The Moral of the Story reviewed by James Ley The Age, March 5, 2005

Abstract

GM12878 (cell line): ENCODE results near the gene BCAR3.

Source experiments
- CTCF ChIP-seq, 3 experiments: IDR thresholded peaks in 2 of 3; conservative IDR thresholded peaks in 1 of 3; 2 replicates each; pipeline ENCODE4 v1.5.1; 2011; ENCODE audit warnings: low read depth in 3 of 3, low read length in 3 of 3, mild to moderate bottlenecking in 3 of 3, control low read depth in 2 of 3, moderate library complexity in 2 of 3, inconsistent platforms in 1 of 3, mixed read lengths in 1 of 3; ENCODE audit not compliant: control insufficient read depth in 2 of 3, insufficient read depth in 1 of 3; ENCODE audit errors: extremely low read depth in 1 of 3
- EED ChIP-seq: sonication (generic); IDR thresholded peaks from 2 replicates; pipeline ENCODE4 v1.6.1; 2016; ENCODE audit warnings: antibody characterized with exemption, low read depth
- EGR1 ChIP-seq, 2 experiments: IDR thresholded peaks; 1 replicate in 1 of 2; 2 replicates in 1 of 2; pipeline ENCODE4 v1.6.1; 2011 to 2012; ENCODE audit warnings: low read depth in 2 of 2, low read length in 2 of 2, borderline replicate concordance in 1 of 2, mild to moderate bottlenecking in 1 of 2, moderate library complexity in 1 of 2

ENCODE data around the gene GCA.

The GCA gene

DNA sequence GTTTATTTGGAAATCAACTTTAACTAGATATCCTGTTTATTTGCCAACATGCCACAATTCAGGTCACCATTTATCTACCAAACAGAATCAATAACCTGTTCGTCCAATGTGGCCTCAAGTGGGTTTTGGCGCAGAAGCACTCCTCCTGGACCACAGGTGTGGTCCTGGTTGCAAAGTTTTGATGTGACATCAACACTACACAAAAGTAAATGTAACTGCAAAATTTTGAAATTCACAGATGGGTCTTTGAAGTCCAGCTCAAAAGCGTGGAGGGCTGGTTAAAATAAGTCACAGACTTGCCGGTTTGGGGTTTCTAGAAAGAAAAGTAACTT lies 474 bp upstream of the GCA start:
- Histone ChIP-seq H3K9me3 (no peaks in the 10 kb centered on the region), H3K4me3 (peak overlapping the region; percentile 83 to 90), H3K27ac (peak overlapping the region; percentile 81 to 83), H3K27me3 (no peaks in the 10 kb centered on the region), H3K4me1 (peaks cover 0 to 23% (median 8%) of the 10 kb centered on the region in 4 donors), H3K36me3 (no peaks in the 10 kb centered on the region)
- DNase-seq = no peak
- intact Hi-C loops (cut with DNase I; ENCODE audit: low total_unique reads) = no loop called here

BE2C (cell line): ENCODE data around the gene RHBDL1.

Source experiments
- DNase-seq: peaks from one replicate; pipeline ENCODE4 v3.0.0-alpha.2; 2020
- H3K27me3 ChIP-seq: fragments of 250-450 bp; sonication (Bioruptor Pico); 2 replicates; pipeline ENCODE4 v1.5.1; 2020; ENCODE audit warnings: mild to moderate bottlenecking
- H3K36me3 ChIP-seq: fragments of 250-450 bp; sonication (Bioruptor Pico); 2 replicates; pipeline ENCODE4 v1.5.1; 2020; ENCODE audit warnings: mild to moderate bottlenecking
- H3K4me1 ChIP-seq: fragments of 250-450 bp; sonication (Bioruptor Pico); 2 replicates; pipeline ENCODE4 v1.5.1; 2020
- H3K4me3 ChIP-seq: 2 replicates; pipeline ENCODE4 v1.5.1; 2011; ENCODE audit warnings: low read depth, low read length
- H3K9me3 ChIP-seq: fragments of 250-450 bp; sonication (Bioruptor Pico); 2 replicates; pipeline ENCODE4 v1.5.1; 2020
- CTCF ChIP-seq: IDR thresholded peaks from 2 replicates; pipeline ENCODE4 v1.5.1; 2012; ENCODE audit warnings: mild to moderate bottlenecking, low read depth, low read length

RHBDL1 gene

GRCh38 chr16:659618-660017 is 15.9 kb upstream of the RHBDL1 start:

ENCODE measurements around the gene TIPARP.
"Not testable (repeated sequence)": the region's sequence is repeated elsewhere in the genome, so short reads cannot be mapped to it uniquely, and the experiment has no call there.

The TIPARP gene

Literature and philosophy have a sometimes prickly relationship. And let's be blunt: it is all philosophy's fault. Specifically, it is all Plato's fault. In The Republic, he laid out the rationalist's basic suspicions of literary practice. Literature, he argued, corrupts reason by appealing to the emotions. It trades in appearances and not reality, fiction rather than truth. Not only does it fail to encourage good behaviour, it glamorises bad behaviour, making immorality appealing to the young and impressionable. Until poets could be trusted to promote virtue through their works, Plato banished them from his republic.
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